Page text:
And he was like in front of like an Episcopal church. And he, I think they said he had used tear gas to, like, I guess clear the clouds or some- clear the clouds. Clear the crowd so that he could take the picture. And he held the Bible in his hand – was like holding it up. And, you know, he was just kind of there take the picture and just kind of left.
It’s like, he’s trying to put on this front, like they really care, but he, but like, you know, deep down they really don’t and it’s like his actions speak louder than words. So like, you really don’t care. So I feel like people only use it like as a pawn or something kind of gains up their return for themselves.
And they really don’t support. Like, you know, people are dying every day. Like it’s a really serious issue and people don’t understand that, you know. Like, people love to like take from the culture and like, do this, that. They don’t want to, they don’t want to go through the struggle. They don’t want to experience that.
They’re going to take bits and pieces from it and, you know, try to make it sound like it’s their own, because I think quite honest, I think Caucasians or white people, sometimes they really don’t have a culture to come from if you really think about it like. You know, I think like, like when you’re having to talk about race and you have to like, put like, Oh, like, Oh, I’m African American, or like I’m Hispanic or dah, dah, dah, but like you know, you just have caucasian, but you know, like really technically, we get down to DNA.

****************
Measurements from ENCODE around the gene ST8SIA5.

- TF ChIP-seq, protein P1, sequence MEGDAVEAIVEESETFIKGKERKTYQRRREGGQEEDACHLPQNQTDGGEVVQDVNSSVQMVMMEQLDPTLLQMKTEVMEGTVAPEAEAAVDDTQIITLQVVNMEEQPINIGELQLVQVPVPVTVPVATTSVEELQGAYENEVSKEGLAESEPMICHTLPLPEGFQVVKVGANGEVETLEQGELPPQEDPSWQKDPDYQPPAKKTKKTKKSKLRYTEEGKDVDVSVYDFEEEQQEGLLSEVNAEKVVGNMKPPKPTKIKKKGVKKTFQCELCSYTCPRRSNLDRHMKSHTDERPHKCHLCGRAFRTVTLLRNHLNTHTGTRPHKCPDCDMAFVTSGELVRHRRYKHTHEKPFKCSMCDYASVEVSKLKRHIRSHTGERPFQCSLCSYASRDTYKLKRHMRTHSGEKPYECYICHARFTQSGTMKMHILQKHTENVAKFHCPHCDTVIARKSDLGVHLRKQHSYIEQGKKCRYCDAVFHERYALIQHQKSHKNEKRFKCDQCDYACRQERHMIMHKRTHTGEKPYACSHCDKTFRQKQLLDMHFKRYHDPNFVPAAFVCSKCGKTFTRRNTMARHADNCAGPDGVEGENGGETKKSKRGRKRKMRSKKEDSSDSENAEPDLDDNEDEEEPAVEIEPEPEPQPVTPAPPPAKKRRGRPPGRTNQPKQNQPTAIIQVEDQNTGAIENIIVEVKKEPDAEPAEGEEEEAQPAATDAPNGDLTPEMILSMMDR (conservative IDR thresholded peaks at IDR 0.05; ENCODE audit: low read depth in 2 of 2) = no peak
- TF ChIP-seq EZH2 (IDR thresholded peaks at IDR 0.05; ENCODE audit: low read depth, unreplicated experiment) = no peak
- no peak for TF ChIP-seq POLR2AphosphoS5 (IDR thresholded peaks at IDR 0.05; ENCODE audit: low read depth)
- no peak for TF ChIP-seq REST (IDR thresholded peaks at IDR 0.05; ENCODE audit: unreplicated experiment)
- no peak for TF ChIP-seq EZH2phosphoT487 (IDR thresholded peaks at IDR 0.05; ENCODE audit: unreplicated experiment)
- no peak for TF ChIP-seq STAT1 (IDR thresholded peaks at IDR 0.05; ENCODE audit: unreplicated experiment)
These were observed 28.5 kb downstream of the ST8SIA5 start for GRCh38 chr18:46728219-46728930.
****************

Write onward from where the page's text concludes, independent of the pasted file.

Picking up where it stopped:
They’re mixed with a lot of things, even black. But, you know, they don’t want to admit that. And that’s the being it’s like, they’re not really, you know, why they’re messing with a lot of different things, you know? And I think it’s that, you know, they want to stay superior towards everybody else. When they come, when they came over, you know, taking the lands and stuff.
Even when we came to this country, we still didn’t have enough rights or we’re on the same level as them. So they treat us as if we were beneath them. You know, and the same thing for Native Americans. They took their lands to try to claim it as their own. You know, you can’t take something where there was already people there and try to claim it as your own, you know.
Just to butt in really quick.
Naiya, I am – I a hundred percent agree on what you’re saying and also, I was just thinking like, where would the world just like, where would it. Since, I guess white people have a sense of authority that they think that it was them that came up with everything. Even back in the day, we were coming up with inventions that no one talks about and no one gives us credit to that we made, that we help when it comes to innovations, when it comes to music, when it comes to art.